Rhythm Dance 1:50-2:45 p.m. Peacock
Women’s Short Program 3:05-3:50 p.m. Peacock
Saturday Men’s Short Program* 6:30-7:30 a.m. E!
Men’s Free Skate 7:30-8:30 a.m. E!, Peacock
Women’s Short Program* 8:30-9:30 a.m. E!
Free Dance 1:40-2:40 p.m. Peacock
Women’s Free Skate 3-3:55 p.m. Peacock
Sunday Highlights* 4-6 p.m. NBC

*Delayed broadcast.

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Aleksander Aamodt Kilde sweeps Beaver Creek World Cup races

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Norway’s Aleksander Aamodt Kilde held off Swiss Marco Odermatt for a second consecutive day to sweep World Cup races in Beaver Creek, Colorado, this weekend.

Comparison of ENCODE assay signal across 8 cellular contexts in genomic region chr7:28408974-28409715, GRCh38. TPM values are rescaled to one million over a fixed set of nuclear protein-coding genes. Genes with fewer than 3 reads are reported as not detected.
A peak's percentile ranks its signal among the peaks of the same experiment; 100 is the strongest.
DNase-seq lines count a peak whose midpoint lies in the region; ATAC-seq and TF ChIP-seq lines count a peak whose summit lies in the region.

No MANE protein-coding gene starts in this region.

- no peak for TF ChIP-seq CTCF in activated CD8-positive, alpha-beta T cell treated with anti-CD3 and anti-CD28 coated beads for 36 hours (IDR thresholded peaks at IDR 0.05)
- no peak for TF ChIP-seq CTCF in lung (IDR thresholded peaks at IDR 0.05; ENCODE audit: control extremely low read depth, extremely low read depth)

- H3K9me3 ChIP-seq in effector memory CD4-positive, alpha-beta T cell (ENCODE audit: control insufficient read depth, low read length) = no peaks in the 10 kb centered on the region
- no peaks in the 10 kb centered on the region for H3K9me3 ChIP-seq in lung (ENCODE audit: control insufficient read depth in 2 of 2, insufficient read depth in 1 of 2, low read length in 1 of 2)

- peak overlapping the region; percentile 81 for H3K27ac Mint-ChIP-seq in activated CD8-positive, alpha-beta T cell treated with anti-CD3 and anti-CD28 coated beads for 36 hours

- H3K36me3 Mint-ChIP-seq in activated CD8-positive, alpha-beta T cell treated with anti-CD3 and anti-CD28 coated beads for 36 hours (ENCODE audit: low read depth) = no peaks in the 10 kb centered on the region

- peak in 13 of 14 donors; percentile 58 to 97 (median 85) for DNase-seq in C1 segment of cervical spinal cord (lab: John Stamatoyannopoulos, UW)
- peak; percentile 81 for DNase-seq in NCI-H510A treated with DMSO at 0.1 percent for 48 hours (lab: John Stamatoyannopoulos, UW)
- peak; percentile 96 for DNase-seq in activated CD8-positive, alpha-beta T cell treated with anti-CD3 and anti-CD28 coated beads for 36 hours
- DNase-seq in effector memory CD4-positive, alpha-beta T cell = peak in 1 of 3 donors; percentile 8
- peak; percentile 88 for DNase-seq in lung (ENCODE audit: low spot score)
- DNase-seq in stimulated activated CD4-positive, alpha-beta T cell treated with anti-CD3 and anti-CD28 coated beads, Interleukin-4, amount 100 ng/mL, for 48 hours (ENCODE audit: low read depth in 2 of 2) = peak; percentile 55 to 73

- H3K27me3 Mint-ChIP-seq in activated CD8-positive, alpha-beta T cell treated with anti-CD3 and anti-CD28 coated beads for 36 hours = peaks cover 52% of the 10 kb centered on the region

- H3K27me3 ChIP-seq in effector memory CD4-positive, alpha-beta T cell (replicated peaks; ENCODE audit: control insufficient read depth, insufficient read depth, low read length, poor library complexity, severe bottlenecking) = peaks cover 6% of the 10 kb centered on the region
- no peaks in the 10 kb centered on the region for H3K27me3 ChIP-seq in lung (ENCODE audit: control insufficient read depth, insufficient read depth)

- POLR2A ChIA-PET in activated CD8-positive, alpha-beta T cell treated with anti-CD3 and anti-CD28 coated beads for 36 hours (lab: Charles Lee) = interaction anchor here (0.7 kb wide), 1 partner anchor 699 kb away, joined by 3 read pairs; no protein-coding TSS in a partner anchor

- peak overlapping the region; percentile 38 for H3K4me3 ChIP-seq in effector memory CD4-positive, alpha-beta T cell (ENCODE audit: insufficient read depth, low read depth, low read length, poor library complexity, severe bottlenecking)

Kilde won Sunday’s super-G by two tenths of a second over Odermatt, one day after edging Odermatt by six hundredths. France’s Alexis Pinturault took third as the podium was made up of the last three men to win the World Cup overall title, the biggest annual prize in ski racing.

This season’s overall figures to be a two-man battle between Kilde, the 2019-20 champion, and Odermatt, the reigning champion, and could come down to March’s World Cup Finals. They’ve combined to win the first five of 38 scheduled races.

The top American Sunday was River Radamus, who finished an impressive 16th given his start number was 57. Radamus’ best event is the giant slalom.

Ryan Cochran-Siegle, the Olympic super-G silver medalist, and Travis Ganong, who was third in Beaver Creek last year, both skied out.

The men’s World Cup heads next weekend to Val d’Isere, France, for a giant slalom and slalom.

ALPINE SKIING: Results | Broadcast Schedule